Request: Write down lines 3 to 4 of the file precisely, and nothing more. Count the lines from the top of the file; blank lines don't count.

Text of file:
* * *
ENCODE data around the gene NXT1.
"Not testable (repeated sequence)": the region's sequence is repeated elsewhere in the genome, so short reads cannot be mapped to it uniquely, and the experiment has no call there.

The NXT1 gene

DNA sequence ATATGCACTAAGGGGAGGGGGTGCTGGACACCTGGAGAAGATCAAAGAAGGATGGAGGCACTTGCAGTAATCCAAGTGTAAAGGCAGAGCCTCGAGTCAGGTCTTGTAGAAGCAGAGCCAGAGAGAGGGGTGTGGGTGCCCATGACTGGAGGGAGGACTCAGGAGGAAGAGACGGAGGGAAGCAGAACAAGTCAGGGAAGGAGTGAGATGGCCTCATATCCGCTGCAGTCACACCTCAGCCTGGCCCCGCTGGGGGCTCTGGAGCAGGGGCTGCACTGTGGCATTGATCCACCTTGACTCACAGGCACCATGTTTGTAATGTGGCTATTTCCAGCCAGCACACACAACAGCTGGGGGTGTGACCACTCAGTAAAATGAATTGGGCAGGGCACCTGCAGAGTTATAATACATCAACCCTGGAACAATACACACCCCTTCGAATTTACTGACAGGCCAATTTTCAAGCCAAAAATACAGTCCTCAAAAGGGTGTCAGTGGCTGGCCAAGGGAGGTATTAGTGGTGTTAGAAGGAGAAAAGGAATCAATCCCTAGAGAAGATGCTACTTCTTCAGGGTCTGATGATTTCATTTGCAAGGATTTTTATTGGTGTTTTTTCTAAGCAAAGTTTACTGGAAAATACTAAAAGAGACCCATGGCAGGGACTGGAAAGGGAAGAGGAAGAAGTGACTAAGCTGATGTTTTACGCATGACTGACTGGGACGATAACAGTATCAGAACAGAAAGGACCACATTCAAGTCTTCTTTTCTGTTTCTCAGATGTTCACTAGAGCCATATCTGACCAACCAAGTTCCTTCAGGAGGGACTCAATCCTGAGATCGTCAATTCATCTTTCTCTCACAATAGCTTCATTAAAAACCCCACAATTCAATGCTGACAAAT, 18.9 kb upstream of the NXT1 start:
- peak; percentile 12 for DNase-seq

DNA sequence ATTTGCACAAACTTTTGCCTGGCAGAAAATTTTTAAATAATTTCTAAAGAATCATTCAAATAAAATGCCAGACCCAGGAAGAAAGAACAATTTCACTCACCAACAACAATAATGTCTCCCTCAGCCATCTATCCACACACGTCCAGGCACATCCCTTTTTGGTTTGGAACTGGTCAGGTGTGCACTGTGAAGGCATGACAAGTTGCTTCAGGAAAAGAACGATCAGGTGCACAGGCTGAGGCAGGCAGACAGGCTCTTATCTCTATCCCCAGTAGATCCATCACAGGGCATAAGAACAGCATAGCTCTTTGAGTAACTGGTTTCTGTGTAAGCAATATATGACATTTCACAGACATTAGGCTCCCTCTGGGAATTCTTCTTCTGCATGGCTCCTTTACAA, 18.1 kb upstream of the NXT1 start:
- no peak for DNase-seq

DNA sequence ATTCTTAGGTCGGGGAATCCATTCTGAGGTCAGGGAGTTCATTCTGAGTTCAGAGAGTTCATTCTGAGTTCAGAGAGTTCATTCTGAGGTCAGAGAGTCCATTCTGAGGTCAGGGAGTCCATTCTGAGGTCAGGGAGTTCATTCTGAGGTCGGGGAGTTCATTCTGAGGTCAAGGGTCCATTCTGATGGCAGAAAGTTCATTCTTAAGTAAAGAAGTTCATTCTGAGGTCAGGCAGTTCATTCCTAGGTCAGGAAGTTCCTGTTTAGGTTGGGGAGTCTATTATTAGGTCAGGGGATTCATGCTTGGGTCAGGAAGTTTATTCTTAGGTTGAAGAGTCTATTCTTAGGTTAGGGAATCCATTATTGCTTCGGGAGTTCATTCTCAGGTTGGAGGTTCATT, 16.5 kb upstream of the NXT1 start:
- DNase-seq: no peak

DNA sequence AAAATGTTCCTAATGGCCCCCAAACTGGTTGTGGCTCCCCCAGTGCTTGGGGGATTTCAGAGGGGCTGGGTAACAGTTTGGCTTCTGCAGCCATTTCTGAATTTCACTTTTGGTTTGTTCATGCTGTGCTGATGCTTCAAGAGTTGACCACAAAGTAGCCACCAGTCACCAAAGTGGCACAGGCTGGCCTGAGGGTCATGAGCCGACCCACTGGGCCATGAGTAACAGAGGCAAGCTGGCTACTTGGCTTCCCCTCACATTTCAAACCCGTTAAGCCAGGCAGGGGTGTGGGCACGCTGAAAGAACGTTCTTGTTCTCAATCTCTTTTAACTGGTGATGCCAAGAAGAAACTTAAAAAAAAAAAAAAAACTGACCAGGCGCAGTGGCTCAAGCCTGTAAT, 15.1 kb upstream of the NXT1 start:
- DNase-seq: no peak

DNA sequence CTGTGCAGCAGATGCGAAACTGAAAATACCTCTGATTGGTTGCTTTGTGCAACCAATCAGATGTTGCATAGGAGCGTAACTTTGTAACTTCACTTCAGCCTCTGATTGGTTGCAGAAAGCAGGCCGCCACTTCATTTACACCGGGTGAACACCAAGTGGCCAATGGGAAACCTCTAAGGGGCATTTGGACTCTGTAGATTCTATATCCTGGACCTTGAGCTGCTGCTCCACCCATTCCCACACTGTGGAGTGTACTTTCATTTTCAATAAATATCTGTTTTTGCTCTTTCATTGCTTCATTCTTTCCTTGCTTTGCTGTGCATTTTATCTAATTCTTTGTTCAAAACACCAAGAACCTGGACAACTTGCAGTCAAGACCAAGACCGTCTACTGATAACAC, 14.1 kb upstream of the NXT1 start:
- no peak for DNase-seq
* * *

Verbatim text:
The NXT1 gene

DNA sequence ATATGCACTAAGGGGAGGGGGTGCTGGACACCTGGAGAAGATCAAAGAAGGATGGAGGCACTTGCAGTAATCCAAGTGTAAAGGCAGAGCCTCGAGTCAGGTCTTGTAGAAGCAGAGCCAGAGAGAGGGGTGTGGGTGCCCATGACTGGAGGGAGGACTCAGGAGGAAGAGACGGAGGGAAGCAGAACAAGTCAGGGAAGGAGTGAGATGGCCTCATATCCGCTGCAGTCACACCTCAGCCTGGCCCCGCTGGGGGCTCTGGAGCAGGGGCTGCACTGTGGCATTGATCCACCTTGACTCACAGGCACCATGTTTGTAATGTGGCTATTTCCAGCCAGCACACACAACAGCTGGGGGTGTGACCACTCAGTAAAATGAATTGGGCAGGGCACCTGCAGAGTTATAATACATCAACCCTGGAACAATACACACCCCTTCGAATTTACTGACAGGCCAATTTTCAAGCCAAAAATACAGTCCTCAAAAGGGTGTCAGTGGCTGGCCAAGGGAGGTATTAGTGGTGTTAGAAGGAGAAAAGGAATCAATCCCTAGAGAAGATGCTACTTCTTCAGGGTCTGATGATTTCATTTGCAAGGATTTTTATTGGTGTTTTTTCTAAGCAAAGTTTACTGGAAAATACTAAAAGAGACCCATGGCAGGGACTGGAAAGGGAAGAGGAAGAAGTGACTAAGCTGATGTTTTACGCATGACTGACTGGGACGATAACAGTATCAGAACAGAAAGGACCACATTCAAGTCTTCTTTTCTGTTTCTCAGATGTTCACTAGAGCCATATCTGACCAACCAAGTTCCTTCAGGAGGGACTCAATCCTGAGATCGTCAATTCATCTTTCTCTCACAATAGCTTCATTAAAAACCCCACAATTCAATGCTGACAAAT, 18.9 kb upstream of the NXT1 start: